The rise of urban logistics

The approach of the London Olympics is highlighting the vital importance of logistics for the successful functioning of cities.  This is partly because arrangements for the smooth running of the Games, including the Olympic Route Network (ORN) and Paralympic Route Network, (PRN) will impact on freight flows.

The Olympics is only the latest ‘event’ to put the spotlight on urban, or city, logistics.  Indeed, a combination of factors is coming together to raise its importance. These include increasing urban populations, a growing interest amongst policy-makers and operators in promoting more sustainable logistics – to minimise the adverse economic, environmental and social impacts of freight transport movements – and the growth in internet retail, which is focusing attention on ‘last-mile’ solutions. All of these suggest opportunities for logistics operators, property developers and investors.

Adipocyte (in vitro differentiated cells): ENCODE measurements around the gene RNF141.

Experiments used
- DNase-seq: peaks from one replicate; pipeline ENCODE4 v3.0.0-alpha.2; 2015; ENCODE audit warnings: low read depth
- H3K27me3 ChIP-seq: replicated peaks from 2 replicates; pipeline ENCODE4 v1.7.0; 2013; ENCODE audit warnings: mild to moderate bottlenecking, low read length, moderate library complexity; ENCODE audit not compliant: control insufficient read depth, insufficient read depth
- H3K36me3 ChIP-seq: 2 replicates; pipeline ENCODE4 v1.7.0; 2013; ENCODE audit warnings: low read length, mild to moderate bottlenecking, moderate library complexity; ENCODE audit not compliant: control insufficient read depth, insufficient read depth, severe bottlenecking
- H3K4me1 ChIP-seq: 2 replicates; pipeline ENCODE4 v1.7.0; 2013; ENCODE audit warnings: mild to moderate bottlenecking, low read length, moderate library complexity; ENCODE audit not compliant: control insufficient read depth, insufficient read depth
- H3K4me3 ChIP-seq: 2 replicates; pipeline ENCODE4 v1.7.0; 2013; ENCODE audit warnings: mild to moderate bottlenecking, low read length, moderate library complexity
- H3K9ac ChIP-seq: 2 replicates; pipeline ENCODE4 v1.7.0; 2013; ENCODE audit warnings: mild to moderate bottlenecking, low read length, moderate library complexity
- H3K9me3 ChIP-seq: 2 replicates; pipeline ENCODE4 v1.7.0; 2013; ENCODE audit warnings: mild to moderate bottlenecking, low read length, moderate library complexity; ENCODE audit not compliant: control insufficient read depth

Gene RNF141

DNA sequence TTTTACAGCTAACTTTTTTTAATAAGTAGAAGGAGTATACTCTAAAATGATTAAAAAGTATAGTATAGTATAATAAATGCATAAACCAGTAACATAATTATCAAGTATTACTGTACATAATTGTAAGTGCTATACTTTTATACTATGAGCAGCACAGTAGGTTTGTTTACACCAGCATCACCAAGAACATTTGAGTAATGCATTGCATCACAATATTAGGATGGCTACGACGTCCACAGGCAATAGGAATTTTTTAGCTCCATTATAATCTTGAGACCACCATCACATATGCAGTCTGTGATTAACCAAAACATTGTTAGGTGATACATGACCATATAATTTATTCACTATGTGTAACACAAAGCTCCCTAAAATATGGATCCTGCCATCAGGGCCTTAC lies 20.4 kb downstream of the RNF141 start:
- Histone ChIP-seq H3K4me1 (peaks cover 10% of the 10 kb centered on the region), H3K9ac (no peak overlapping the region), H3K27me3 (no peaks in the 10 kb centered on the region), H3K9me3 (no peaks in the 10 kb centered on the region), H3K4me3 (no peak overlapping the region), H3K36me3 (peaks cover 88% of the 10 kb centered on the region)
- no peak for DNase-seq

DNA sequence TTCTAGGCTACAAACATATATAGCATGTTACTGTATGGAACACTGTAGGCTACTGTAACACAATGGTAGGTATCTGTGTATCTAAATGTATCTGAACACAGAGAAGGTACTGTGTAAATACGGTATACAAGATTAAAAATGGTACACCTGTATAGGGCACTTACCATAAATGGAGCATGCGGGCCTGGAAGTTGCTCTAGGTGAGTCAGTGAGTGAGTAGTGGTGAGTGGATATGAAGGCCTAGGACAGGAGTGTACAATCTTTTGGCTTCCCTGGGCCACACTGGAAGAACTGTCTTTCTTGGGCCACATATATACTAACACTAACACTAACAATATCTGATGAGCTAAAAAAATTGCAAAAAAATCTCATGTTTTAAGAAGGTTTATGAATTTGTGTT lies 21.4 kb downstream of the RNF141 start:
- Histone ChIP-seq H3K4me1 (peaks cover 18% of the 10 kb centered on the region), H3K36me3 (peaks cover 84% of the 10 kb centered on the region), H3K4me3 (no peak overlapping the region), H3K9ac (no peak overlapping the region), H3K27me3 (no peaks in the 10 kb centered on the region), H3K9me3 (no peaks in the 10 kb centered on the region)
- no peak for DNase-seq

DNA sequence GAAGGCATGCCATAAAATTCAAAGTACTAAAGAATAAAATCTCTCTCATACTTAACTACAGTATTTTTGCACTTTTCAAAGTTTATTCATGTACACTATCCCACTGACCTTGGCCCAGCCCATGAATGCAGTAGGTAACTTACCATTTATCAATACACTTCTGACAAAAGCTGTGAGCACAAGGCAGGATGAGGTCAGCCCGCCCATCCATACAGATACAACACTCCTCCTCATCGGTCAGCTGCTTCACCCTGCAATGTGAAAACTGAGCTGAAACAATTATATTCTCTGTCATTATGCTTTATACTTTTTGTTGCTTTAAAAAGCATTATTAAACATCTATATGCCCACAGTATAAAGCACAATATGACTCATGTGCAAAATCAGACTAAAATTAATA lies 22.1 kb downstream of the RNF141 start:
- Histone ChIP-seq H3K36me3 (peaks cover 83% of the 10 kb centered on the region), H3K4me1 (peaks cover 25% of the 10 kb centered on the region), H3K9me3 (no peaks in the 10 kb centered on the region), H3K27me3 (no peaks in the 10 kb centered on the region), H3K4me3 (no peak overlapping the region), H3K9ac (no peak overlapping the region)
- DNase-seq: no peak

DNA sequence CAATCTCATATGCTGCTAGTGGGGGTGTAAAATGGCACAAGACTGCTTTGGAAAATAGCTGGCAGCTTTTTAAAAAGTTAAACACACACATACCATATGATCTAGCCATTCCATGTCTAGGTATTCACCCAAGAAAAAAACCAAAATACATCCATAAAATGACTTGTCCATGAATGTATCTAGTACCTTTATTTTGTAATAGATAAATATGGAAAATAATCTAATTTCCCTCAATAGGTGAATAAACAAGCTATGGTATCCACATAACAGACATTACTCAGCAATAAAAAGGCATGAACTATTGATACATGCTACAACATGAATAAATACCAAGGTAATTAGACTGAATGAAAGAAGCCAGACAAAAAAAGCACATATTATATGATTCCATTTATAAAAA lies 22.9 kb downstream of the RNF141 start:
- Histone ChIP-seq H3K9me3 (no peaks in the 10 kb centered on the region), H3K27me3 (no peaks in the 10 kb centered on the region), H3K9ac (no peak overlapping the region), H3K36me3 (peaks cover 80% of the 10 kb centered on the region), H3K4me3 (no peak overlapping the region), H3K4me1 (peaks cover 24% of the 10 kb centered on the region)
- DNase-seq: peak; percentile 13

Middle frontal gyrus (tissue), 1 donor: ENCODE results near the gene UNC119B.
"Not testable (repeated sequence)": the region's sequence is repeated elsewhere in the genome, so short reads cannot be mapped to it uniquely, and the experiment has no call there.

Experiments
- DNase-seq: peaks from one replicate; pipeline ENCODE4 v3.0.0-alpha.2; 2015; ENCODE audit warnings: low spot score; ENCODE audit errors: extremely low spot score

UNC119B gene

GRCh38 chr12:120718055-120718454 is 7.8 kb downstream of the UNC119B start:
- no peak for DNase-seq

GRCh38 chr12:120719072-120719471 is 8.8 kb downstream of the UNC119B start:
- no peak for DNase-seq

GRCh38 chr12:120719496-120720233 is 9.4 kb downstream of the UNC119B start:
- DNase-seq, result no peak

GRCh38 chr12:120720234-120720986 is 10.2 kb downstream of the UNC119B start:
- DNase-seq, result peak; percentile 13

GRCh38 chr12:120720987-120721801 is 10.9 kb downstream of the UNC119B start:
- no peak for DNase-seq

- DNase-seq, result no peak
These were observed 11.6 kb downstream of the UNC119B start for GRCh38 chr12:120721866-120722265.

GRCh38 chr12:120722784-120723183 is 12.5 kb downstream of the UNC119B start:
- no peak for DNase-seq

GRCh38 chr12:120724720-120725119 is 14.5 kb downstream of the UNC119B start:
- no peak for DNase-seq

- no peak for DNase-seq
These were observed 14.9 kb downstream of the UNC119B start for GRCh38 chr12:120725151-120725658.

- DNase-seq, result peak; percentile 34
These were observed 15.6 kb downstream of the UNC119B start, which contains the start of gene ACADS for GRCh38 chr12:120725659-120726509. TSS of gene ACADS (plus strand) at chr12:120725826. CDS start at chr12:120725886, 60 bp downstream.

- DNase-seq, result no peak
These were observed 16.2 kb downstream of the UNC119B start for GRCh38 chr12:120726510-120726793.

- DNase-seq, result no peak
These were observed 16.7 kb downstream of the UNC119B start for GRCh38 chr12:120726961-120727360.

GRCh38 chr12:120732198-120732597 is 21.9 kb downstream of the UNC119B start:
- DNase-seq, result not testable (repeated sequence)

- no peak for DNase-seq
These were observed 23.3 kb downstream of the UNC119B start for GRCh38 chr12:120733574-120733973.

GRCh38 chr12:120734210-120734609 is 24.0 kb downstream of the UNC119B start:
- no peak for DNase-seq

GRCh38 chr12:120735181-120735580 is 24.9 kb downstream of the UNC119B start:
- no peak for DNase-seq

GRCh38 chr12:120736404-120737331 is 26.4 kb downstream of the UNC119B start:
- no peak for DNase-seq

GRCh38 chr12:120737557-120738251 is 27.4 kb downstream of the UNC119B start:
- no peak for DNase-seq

Over recent years, many property developers and investors in the industrial sector have focused their attention on the big box logistics market – and for good reason, as occupier demand for this type of property has surged.  Looking forward, there will be plenty of potential associated with small, or at least smaller, sheds to service the growing requirements of urban logistics.

Whilst major cities already have established industrial areas and buildings, developments in logistics and transport will give rise to changing location and property attributes. This is highlighted, for example, by the distinctive features of many e-fulfilment centres, the different requirements which could emerge from greater demand for shared user facilities, such as urban consolidation centres, or the changing property requirements that could arise from the growing use of different transport vehicles, such as smaller electric and hybrid delivery vehicles.

Big box logistics facilities clearly have their place, but there are compelling reasons for logistics operators, developers and investors to take a closer look at the distinctive issues associated with urban logistics and the ‘small shed’ sector. Over the medium and long-term, this will be a growth area as many cities are predicted to see significant population and economic expansion.